Author: Mary Itumbi

Stepping out in style in harsh economic times

A pair of second-hand, suede, black, six-inch boots arranged on the pavement catches her eye as she walks to the nearby bus stop carrying her mid-month household shopping from the Tusky’s supermarket a few meters away. In the shopping bag she has a packet of baking flour, a kilogram of sugar, four packets of milk and four toilet rolls. She pauses to admire the shoes and the man, sensing an opportunity to make a sale, leaps up to serve her.

A Kenyan vendor sells second-hand clothes, locally known as 'mitumba', at an open-air market in Nairobi. (Pic: AFP)
A Kenyan vendor sells second-hand clothes, locally known as ‘mitumba’, at an open-air market in Nairobi. (Pic: AFP)

Ni size gani? [What size is it?]” she asks.

“Forty shillings,” the street hawker responds.

Kujaribu ni bure [Trying it on is free],” he says.

Before she can resist the hawker has reached out to help. He puts her shopping bags in a safe place and helps her put on the boots she has been admiring. It is a perfect fit.

Ni how much?” she asks as she walks a few paces to get a feel for the shoes.

“It’s 800 shillings ($9).”

“What? That’s so much,” she retorts.

Bei ni ya kuongea [The price is negotiable],” the hawker replies.

The haggling goes on for a while and she finally settles for a price that she can manage. This woman is a reflection of others in Nairobi who rely on second-hand clothing and shoes to ensure they look good despite the harsh economic times.

Escalating prices
The escalating price of commodities is straining the life of the average Kenyan, especially those living in the city, who are already struggling to survive.

Kenya’s GDP growth rate stood at 5.2% during the first quarter of 2013 and the unemployment rate in the country stands at an estimated 40%. The cost of living has also greatly increased. A litre of milk today costs about 90 shillings ($1). Ten years ago the same litre of milk cost about 50 shillings. Mortgages, car loans and food budgets are increasing and many are left with the bare minimum from their monthly salary to cater for expenses, like buying clothes and shoes, that are expected to go with one’s social image.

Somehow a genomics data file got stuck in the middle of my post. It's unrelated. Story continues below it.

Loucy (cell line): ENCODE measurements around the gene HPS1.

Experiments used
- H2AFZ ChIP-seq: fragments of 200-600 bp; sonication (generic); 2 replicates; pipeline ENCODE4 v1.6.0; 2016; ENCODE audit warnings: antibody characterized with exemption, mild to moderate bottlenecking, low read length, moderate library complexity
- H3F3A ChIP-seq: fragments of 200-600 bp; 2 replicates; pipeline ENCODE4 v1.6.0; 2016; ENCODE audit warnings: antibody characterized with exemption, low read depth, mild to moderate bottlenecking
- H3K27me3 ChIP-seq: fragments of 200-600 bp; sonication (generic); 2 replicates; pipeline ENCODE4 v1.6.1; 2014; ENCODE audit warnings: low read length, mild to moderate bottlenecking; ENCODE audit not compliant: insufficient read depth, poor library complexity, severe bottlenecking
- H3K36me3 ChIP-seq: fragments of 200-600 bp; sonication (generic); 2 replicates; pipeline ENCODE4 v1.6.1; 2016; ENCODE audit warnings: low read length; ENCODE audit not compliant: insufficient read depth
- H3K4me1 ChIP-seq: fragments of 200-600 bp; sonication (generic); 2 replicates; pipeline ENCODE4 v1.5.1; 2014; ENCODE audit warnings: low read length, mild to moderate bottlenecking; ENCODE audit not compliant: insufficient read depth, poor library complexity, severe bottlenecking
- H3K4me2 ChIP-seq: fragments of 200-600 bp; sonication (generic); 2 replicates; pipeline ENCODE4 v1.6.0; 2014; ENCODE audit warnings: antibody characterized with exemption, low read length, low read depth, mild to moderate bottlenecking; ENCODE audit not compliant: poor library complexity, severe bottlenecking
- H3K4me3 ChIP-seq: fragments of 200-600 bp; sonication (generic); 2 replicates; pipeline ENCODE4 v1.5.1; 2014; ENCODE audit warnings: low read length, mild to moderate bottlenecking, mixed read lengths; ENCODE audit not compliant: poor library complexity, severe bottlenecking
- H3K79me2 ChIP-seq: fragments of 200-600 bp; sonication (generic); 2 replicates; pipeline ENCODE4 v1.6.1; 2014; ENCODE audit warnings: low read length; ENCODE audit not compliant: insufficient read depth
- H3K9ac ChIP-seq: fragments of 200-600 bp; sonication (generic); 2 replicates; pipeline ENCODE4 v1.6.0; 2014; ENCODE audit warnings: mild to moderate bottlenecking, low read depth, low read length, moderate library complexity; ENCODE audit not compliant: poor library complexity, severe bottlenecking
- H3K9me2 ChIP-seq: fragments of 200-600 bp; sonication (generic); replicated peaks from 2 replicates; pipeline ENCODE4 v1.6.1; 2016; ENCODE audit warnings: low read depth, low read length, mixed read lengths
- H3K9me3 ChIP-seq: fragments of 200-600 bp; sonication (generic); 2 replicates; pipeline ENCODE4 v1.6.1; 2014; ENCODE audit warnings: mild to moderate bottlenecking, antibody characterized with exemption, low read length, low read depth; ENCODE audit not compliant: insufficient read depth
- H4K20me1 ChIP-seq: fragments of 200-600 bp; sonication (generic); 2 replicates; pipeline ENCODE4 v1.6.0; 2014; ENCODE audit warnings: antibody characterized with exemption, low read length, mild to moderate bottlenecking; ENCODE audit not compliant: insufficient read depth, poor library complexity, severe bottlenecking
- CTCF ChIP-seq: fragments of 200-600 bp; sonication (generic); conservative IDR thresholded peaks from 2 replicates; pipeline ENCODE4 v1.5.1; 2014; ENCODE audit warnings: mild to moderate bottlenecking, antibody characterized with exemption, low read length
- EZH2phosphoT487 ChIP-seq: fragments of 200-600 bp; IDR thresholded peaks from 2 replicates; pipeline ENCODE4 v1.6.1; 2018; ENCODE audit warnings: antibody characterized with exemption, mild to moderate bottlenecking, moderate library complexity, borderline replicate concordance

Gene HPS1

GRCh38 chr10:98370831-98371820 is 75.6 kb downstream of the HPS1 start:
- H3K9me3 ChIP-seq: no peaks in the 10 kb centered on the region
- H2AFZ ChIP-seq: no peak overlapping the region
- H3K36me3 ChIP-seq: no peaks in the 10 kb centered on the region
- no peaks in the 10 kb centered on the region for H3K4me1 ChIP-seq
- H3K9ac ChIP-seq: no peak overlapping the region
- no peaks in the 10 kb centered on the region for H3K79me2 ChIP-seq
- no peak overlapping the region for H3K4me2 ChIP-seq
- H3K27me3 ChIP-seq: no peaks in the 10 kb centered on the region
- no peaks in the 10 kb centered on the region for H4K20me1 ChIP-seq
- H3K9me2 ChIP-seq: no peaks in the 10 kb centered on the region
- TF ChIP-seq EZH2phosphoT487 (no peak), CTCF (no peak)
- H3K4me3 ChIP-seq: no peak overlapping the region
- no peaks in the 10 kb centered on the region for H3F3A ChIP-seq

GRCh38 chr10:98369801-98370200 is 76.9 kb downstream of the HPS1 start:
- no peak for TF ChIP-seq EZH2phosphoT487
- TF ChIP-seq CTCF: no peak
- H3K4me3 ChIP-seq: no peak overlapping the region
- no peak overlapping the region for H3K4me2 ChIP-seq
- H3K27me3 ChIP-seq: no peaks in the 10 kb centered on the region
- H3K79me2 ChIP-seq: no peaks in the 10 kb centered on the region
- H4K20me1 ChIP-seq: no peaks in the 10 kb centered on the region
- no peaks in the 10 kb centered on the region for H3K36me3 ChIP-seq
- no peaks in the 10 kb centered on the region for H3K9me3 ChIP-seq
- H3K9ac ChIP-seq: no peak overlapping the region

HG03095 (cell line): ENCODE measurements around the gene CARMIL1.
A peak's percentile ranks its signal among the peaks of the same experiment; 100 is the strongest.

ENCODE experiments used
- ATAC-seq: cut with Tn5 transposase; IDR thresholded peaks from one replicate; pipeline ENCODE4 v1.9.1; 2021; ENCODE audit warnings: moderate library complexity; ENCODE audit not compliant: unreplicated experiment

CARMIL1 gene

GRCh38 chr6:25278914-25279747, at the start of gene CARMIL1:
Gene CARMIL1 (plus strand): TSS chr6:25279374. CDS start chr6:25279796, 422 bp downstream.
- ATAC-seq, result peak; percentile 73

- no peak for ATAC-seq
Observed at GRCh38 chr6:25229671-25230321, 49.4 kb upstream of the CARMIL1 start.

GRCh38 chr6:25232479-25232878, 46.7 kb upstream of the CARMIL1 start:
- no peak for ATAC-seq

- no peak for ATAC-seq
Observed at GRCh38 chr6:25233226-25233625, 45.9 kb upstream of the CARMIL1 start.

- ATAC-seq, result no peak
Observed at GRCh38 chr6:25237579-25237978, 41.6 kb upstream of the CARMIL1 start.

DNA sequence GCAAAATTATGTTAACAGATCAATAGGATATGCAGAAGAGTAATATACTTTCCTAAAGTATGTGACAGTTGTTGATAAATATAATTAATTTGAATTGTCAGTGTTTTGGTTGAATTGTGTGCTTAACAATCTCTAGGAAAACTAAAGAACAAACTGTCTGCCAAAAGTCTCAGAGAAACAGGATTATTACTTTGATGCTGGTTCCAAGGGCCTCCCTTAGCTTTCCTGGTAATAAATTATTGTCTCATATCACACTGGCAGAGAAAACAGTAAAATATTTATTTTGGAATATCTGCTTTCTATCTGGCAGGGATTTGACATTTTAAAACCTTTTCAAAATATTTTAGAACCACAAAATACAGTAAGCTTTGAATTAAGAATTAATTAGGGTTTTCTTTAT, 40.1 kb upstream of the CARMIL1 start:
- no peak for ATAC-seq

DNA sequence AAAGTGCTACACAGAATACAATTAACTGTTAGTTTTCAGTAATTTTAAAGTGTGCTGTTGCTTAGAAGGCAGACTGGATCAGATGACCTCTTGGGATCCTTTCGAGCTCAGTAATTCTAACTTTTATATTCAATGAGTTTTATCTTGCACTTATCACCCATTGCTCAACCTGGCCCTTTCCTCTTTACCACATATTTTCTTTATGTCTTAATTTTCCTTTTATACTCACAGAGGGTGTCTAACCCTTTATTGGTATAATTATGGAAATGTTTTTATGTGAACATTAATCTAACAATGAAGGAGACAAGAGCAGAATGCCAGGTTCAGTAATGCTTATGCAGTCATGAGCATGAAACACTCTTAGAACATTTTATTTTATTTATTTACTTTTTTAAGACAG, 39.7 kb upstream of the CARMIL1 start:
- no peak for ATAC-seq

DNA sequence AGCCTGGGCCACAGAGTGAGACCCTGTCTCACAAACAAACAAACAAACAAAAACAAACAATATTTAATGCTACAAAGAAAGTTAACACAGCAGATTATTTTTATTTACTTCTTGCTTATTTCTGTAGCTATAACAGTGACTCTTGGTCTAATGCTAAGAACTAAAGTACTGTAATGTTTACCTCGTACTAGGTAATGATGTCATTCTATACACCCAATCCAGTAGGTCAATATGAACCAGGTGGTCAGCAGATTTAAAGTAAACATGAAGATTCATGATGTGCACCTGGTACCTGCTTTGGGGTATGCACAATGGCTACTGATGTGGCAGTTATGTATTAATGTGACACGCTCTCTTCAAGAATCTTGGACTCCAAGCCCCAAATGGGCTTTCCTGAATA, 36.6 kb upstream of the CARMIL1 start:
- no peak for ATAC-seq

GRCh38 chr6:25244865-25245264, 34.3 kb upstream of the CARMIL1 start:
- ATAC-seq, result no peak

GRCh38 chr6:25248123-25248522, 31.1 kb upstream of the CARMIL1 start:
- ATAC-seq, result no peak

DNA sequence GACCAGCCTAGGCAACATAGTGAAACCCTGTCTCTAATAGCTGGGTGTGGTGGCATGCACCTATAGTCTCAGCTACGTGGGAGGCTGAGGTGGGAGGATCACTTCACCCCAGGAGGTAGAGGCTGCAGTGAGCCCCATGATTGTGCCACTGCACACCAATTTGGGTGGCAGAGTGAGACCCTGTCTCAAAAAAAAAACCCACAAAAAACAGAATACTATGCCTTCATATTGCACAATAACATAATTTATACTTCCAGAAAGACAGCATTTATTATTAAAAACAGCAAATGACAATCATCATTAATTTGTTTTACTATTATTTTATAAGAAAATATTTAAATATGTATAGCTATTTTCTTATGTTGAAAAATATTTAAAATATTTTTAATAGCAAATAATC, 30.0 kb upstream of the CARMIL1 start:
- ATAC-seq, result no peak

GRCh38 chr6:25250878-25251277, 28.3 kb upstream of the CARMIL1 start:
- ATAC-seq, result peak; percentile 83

But at the thriving second-hand businesses, located in open-air markets and small stalls in town, one can haggle over the price of anything, from shoes and clothes of all types to undergarments and bags. The hawkers that sell these items stay open up much later than regular clothing shops. The more adventurous hawkers are known to come to the downtown streets of Nairobi with their wares at night, when the regular businesses have closed and the nightlife is just beginning.

This presents an opportunity for those who work late and do not have an opportunity to shop during the day. It also targets people who did not think they had a budget for clothes or those who suddenly find themselves desperately in need of an item of clothing.

I myself have benefitted from the convenience of a roadside hawker. On one occasion my supervisor sent me to a meeting across town. City traffic in Nairobi can turn a 10-minute walk into a half-hour commute by car, so taking a taxi would not have made sense. Instead I opted to walk there in my impractical high heels. That evening, as I was making the painful 30-minute walk to the bus stop, leaning heavily against a colleague, I came across a hawker selling shoes on the pavement.

There was only one pair of sandals among the many closed shoes and high heels on offer. Without waiting for the hawker to offer to help, I picked up my heels, asked him to pack them into a paper bag for me and slipped my feet into the sandals. I did not waste time haggling, as I desperately needed the sandals. But they were so cheap that I didn’t feel cheated – they cost just 250 shillings ($3).

A boon for women
Second-hand clothes and shoes have been a boon to Kenyan women looking for clothing at an affordable price. Retail shops charge high prices. A blouse at Mr Price, considered to be an upmarket shop in Kenya, may cost up to 2 000 shillings ($24). The same blouse could be had second-hand for 800 shillings ($9). If one is really good at haggling, the prices could be as low as 600 shillings ($7).

Some savvy shoppers have even found ways to capitalise on the demand for second-hand clothing. Twenty-something Akisa Mathenge has made a business out of second-hand clothes shopping. Her unique selection of the clothes from second-hand stalls has many people asking if she could be their personal stylist and buy them second-hand clothes for wear at the office, church or home.

“I really enjoy dressing people up. When I find a client who wants me to buy them second-hand clothes, my first question is always to find out what they like wearing. I also suggest changes to their wardrobe to style them up. When I see a customer happy then I feel fulfilled,” Mathenge adds.